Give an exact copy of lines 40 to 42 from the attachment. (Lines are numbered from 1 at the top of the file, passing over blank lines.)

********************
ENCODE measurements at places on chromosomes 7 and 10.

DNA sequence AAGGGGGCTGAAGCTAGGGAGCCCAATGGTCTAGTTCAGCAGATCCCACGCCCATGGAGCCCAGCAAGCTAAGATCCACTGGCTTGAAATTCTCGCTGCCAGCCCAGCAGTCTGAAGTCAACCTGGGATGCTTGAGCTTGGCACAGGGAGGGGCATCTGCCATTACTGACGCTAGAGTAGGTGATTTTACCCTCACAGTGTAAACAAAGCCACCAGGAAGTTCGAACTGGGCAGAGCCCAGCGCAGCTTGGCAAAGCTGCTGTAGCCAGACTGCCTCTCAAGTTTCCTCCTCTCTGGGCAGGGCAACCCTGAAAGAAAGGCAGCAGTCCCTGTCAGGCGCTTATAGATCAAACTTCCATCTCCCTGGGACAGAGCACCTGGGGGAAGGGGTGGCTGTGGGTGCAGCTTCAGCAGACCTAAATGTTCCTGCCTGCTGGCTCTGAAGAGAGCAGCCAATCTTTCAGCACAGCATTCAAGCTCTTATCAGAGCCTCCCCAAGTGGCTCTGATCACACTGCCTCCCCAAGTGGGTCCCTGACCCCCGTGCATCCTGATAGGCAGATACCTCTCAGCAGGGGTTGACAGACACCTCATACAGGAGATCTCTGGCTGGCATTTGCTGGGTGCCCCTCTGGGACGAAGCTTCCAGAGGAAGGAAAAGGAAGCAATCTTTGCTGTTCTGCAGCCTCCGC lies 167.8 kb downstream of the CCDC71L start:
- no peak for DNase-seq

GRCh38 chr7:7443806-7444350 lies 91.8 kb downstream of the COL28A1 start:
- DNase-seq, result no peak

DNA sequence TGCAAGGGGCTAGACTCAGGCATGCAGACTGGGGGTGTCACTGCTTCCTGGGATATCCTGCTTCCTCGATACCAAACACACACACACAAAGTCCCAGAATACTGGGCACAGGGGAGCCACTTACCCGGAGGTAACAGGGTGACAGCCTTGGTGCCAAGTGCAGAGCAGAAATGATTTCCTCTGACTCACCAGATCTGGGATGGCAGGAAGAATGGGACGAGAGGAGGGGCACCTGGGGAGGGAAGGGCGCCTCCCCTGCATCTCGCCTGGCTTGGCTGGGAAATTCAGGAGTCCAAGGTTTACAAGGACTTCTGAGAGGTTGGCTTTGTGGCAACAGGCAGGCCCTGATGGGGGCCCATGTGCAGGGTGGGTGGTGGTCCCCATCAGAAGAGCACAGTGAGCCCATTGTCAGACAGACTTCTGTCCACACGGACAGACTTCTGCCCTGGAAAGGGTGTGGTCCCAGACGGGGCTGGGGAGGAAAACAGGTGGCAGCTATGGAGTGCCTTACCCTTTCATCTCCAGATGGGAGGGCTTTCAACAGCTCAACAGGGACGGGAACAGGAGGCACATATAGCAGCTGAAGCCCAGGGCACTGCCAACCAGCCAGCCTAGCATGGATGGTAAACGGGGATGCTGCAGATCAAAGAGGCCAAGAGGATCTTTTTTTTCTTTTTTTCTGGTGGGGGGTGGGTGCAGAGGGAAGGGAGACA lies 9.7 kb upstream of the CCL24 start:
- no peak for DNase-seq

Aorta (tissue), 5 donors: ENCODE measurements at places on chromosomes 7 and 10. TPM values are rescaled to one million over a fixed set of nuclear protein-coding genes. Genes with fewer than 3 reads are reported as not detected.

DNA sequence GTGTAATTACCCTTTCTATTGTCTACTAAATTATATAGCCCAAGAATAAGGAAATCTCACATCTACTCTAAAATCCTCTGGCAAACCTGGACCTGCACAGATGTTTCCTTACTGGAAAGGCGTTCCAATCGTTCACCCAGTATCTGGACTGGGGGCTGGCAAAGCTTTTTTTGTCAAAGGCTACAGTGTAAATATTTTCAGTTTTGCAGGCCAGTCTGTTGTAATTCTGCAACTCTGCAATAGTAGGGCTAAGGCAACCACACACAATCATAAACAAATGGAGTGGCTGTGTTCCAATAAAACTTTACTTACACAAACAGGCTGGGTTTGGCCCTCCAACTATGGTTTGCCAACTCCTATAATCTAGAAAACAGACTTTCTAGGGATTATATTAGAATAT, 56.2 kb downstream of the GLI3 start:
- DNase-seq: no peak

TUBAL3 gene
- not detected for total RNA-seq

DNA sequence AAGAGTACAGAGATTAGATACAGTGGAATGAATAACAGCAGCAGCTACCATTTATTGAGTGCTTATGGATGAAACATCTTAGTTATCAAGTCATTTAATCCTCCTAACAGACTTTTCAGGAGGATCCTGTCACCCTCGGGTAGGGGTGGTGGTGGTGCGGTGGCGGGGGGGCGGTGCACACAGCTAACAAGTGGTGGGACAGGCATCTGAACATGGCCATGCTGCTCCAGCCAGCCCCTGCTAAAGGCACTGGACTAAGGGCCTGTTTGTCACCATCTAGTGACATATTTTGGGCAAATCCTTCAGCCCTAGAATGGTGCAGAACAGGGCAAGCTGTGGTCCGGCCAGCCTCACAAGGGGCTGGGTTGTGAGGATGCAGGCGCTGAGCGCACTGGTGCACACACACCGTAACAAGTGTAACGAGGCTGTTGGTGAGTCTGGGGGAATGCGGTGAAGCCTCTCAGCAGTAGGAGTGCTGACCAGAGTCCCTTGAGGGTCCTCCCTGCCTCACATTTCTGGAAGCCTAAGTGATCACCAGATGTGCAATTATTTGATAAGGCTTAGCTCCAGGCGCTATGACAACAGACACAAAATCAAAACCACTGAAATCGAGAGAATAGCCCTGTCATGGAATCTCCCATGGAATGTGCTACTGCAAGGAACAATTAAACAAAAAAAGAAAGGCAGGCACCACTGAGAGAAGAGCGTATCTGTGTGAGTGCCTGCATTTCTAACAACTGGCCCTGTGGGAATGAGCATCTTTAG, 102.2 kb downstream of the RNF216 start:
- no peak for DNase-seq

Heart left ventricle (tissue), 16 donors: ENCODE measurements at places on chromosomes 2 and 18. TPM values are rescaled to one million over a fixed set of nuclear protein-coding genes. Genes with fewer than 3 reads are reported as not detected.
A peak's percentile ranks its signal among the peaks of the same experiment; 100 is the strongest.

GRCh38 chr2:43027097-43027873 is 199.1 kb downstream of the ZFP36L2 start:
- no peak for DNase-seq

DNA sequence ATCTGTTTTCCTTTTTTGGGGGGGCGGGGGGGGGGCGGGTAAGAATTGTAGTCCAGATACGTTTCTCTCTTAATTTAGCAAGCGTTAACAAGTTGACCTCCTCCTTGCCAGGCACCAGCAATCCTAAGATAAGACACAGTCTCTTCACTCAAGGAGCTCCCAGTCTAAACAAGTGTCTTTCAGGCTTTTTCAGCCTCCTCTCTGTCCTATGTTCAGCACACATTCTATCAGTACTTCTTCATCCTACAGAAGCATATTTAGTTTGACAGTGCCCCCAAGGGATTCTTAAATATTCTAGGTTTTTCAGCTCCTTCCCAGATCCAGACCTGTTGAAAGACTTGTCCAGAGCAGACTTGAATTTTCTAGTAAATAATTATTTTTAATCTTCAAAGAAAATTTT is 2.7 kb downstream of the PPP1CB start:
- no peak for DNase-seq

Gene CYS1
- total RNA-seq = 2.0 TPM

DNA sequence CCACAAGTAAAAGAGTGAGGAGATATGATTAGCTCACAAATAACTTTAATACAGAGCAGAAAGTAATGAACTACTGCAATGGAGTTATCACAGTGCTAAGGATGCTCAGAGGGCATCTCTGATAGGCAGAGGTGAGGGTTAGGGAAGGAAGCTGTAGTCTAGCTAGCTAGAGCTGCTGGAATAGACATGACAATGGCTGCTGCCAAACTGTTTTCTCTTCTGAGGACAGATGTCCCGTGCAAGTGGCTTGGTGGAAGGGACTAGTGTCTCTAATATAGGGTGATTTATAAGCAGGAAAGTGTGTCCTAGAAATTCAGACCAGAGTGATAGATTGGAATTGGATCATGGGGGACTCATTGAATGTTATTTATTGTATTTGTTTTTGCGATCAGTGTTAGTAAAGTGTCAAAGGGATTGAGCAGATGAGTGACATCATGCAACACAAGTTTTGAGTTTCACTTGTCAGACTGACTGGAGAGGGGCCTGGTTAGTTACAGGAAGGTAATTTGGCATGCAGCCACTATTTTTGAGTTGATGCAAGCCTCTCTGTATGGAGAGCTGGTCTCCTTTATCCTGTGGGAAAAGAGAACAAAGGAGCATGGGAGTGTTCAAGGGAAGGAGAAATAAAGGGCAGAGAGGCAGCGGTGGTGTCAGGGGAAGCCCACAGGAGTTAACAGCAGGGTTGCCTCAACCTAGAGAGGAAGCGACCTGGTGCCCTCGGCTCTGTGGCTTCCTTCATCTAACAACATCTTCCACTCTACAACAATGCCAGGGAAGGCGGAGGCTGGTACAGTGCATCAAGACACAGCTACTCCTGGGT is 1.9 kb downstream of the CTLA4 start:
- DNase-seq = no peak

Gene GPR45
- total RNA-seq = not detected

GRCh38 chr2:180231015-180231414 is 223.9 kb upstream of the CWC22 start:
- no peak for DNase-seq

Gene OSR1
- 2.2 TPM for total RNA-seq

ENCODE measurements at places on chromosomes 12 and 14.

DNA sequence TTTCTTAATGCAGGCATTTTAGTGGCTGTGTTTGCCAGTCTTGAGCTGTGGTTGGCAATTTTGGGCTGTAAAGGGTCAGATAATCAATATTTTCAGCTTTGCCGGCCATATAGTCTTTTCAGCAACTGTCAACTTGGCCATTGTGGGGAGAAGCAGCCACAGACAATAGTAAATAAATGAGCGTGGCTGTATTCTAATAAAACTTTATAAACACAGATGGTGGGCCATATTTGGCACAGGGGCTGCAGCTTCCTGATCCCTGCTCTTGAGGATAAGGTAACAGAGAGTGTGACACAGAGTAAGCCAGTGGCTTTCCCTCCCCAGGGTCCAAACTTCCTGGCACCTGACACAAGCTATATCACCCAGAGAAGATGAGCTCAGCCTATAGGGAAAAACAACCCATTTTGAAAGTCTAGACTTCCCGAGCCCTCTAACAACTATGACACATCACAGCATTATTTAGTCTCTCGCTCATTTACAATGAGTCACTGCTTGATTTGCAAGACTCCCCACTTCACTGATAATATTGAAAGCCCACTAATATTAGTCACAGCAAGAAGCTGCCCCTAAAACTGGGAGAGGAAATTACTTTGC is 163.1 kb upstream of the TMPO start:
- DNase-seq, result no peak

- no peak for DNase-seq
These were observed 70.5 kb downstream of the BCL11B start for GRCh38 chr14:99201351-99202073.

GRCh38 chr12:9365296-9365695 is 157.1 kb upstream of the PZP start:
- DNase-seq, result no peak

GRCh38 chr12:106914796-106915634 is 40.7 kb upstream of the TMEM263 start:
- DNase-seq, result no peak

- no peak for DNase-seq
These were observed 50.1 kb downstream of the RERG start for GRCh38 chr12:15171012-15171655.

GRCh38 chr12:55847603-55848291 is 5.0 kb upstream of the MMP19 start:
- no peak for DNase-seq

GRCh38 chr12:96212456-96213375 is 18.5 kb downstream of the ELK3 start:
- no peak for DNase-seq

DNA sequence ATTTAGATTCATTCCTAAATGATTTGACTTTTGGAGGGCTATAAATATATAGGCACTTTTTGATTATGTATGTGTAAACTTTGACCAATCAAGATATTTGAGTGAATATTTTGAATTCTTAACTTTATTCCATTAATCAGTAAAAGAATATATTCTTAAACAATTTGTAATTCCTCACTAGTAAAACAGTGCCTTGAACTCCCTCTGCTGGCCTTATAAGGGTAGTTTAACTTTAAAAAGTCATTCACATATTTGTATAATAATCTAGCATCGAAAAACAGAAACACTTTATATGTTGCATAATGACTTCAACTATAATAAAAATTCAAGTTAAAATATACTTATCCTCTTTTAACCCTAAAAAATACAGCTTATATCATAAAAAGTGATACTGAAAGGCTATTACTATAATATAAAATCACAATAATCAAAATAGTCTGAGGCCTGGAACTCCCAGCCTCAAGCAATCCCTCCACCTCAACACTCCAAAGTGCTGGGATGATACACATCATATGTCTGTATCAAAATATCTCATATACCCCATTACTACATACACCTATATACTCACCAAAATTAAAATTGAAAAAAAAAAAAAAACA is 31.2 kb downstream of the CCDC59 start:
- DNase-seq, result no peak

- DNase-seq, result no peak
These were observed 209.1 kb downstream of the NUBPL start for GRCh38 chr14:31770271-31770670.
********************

- no peak for DNase-seq
These were observed 50.1 kb downstream of the RERG start for GRCh38 chr12:15171012-15171655.

GRCh38 chr12:55847603-55848291 is 5.0 kb upstream of the MMP19 start: